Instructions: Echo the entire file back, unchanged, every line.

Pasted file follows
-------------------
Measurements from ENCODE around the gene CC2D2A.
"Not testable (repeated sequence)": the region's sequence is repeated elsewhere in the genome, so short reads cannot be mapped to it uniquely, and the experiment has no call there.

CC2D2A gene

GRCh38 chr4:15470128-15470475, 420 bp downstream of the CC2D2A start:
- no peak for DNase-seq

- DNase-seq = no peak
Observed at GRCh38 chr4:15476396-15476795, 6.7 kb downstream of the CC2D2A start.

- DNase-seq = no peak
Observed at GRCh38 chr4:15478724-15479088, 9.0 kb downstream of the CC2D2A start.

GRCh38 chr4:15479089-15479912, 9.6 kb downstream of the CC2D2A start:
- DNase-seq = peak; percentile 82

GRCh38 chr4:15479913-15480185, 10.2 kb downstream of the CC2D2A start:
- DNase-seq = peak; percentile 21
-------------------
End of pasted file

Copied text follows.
Measurements from ENCODE around the gene CC2D2A.
"Not testable (repeated sequence)": the region's sequence is repeated elsewhere in the genome, so short reads cannot be mapped to it uniquely, and the experiment has no call there.

CC2D2A gene

GRCh38 chr4:15470128-15470475, 420 bp downstream of the CC2D2A start:
- no peak for DNase-seq

- DNase-seq = no peak
Observed at GRCh38 chr4:15476396-15476795, 6.7 kb downstream of the CC2D2A start.

- DNase-seq = no peak
Observed at GRCh38 chr4:15478724-15479088, 9.0 kb downstream of the CC2D2A start.

GRCh38 chr4:15479089-15479912, 9.6 kb downstream of the CC2D2A start:
- DNase-seq = peak; percentile 82

GRCh38 chr4:15479913-15480185, 10.2 kb downstream of the CC2D2A start:
- DNase-seq = peak; percentile 21